The most expensive part is computing sqrt, which the naive algorithm doesn't avoid, so this doesn't seem like a worthwhile optimization given that it sacrifices half of the range of the exponent.

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Well I mean more that this is a function for increased correctness, it's not a "go fast" button you should go use in your vec because "it's written by smart people"

I would assume the expensive part would actually be branch misprediction in the cleanup (assuming the compiler can't do some magic), and the sqrt can both be skipped in many cases (comparing the square of the hypotenuse) and the has CPU native implementations that seem quite performant - depending on your precision needs.

It's not clear to me that the halved exponent matters in most cases? Graphics generally cares more about precision than range, and logic doesn't really care about either. You have to be doing something pretty odd to need more than 10¹⁹ units of distance with precision of 1/10⁶ units. But at least something to keep in mind if you're doing an open world.

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Coincidentally this is for a game. So you're saying the written out equation would be better?

"better" only makes sense in the context of a purpose: I doubt you'd notice a difference in the vast majority of cases for performance. If you see this pop up in a profile, give the dumb version a try, sure, but really you should be looking at dedicated vector math libraries that have already micro-optimized SIMD code.

Otherwise it's mostly stylistic preference and awareness of what the technical differences are, in my opinion.

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How would a librarie optimize code like this than? I can't imagine how that would work when it's a short formula? (I don't know what's possible.) Or do you mean in general for other functions you could use as well?

I need to continuously calculate the hypotenuse, and possibly other stuff for a lot of objects every few ms. So I might need libraries like that. Or at least, be nice to look at what they have to offer.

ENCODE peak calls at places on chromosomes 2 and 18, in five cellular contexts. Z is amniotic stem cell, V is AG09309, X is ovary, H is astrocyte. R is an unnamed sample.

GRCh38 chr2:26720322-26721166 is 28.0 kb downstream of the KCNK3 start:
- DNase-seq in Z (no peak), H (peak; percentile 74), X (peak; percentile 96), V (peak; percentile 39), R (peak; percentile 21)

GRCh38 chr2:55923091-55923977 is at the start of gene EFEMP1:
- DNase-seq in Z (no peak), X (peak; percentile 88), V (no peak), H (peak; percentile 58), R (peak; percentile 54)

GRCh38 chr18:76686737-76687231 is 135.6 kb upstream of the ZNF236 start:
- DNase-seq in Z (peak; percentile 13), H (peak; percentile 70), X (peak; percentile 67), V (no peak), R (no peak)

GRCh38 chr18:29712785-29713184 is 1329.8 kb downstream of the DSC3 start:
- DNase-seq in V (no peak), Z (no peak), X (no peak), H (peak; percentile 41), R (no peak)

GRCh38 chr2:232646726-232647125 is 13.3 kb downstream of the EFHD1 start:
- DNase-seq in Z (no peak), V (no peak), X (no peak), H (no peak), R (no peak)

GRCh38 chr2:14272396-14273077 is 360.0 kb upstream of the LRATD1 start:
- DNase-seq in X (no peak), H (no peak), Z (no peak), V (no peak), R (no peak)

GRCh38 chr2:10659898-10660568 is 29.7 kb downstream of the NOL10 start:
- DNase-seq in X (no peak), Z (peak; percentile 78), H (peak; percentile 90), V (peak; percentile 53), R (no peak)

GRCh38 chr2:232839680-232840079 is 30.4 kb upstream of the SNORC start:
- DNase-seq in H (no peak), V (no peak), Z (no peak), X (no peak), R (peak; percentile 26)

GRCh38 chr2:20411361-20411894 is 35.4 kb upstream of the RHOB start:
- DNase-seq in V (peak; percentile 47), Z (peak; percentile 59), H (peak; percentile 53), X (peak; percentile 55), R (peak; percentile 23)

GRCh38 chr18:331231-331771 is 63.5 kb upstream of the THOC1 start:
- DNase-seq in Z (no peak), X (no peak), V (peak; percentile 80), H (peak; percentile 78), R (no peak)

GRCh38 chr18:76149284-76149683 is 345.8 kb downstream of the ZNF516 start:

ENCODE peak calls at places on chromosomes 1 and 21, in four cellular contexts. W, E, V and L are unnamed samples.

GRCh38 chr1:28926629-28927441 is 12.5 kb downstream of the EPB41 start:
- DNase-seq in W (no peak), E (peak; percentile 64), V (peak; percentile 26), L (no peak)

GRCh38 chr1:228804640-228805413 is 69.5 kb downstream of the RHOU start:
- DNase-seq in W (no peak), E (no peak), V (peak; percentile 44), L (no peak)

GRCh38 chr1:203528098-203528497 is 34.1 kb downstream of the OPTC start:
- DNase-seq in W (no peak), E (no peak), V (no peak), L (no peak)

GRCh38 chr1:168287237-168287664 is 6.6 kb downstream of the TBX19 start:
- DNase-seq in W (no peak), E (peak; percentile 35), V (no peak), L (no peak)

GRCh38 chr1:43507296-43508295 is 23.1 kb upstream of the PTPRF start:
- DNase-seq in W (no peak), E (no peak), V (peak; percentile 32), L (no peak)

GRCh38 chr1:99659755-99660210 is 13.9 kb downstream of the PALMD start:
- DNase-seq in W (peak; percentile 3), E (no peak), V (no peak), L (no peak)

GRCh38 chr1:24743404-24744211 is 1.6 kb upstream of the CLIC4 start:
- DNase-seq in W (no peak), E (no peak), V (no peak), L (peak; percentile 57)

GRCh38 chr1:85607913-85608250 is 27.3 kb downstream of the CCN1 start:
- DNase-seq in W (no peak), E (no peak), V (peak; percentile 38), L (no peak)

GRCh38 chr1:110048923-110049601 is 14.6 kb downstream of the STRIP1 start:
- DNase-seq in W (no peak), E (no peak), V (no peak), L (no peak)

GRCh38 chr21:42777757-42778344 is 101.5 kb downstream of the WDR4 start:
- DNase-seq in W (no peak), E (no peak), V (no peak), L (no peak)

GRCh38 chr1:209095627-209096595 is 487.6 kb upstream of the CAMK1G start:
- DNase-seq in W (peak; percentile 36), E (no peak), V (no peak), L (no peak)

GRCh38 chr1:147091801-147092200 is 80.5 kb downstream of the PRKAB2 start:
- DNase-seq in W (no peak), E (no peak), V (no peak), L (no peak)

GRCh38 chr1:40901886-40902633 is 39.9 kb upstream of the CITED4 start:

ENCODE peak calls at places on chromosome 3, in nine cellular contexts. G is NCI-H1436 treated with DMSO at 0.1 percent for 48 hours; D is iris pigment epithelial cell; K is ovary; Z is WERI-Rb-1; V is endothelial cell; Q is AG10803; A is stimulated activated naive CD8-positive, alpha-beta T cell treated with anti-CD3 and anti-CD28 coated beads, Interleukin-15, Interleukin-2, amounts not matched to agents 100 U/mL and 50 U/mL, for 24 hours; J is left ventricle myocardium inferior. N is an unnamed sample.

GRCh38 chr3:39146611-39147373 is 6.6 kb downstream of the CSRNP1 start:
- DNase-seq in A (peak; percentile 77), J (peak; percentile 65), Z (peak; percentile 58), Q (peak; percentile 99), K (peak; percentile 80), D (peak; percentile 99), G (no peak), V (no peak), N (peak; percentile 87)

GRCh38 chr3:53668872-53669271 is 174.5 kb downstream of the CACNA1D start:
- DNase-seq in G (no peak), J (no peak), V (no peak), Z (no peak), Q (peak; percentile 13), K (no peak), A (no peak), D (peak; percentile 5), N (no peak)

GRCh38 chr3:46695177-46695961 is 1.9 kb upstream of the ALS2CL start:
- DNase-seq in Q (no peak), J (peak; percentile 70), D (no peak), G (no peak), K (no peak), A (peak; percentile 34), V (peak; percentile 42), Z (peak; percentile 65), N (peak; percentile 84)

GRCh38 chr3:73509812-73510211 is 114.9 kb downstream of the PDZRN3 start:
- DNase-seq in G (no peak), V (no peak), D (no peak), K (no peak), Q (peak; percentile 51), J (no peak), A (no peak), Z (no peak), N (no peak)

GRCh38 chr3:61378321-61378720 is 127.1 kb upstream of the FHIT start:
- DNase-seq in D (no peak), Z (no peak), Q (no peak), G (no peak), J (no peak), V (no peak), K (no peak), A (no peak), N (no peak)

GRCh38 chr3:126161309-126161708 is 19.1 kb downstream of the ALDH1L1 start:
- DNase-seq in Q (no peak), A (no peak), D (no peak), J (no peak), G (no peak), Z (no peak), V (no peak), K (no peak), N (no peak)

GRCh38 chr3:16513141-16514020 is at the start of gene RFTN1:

Maybe I should look into SIMD code, since I don't know what that is.

SIMD stands for "Single-Instruction Multiple Dispatch," and is the generic term for CPU instructions that let you do the same operation on several different memory locations at the same time. This is more efficient in terms of silicon/microcode because the instruction decoding only has to happen once.

As math-heavy code tends to perform the same calculations on lots of data points, this can provide a significant speedup in common cases.

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Know any libraries? I'm trying to avoid any as much as I can. But helps to look at code as well.

Rust has support for SIMD in the standard library

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That works x)

You don't necessarily need to write explicit SIMD code for simple cases. The optimizer is capable of recognizing that repeated arithmetic (such as adding the four components of two vectors to each other) can be processed using SIMD instructions.

Consult the generated assembly for straightforward code before complicating it.

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This is usually expanded as Multiple Data, which I think is more intuitive about what it's doing.